Camden coach Dwayne Savage said Saturday that he was still processing the premature and abrupt ending to his team’s playoff game.
He replayed the sights and sounds of the scene: hearing the gunshots, spotting smoke, and watching his carefully crafted game plan erased in chaos.
“We tried to get the kids down on the ground. All of them were running in all different directions,” he said. "All the coaches and parents went to different areas to try to round them up, get them in the locker room and then get out of there.
“I’m just glad we were able to get all the players back with their moms and dads,” he added. “That’s how I’m looking at it.”
The game is scheduled to resume with 17 minutes to play on Wednesday at a neutral site, and with no fans permitted. Savage said he hopes the Panthers can “get the emotion back.”
“It’s tough to go through what they went through and then try to come back and play,” he added. “I felt like we were playing pretty well. We had the momentum. We had partially blocked the punt that happened right before the shooting started.”
In a statement, Larry White, the executive director of the New Jersey State Interscholastic Athletic Association, said the decision to finish the game on Wednesday was made by both schools. “It was based not on any desire for an athletic championship but to provide closure and send a powerful message that acts of violence and those who perpetrate them will not win” White said. “The outcome of this game will be decided where it should be – on the playing field.”
Camden athletic director Mark Phillips wrote a short note of appreciation on his personal Facebook page.
“Just want to say how proud I am of our coaches, security staff, parents," he said. “I will never forget how selfless everyone was for our kids.”
Gov. Phil Murphy issued a statement Saturday saying that a high school playoff football game “should be a cause for community celebration, not the backdrop for panic and terror.”
“Last night was a stark reminder that no community is immune from gun violence, and that we must not ever give up in our efforts to prevent such senseless acts," he said.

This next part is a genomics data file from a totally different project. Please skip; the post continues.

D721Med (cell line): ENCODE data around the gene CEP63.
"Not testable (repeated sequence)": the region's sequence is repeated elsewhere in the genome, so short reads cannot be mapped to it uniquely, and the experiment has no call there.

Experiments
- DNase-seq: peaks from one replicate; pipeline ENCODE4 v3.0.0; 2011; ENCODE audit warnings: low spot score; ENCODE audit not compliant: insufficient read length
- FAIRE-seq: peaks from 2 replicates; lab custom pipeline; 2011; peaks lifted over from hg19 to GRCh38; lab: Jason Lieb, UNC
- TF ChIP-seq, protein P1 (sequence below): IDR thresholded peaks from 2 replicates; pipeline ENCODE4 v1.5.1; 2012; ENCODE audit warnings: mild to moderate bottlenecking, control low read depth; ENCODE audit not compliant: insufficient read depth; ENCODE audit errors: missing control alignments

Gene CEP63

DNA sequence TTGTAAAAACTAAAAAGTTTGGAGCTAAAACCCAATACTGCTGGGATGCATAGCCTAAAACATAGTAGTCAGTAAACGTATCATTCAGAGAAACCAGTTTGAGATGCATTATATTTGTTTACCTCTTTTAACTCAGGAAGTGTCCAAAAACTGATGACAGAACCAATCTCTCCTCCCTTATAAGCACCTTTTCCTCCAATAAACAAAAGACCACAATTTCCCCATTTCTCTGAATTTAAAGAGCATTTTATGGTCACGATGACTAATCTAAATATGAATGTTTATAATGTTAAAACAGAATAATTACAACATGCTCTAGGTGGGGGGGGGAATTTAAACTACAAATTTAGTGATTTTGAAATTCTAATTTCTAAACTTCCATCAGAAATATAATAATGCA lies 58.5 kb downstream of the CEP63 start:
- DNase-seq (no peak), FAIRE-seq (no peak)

South Jersey Congressman Jeff Van Drew called not only for healing but for action on gun violence: “Right now, we just come together as a community, but we must act on the commonsense, bipartisan solutions to this recurring issue.”
In January, Pleasantville Councilman Augustus Harmon, a Virginia native, celebrates 50 years serving the town in one elected capacity or another, a community he adopted more than 60 years ago. He routinely passed through it on trips to Atlantic City, appreciating its proximity to the beckoning resorts and admiring its welcoming name. And through the years he fought against its growing violent crime rates.
“But I’ve never seen nothing like that,” he said Saturday. “I’m proud of its accomplishments and its growth, but something like this doesn’t help.”
Harmon, whose son was sitting in the bleachers during Friday night’s game, reflected on the shooting happening a day after a 16-year-old Santa Clarita, Calif., high school student shot five of his classmates, killing two before turning the gun on himself. The teenager died of his injuries on Friday.
“This kind of thing is just spreading across our great country,” Harmon said. “It is terrible the image that America is projecting right now.”
Staff writers Melanie Burney and Amy S. Rosenberg contributed to this article.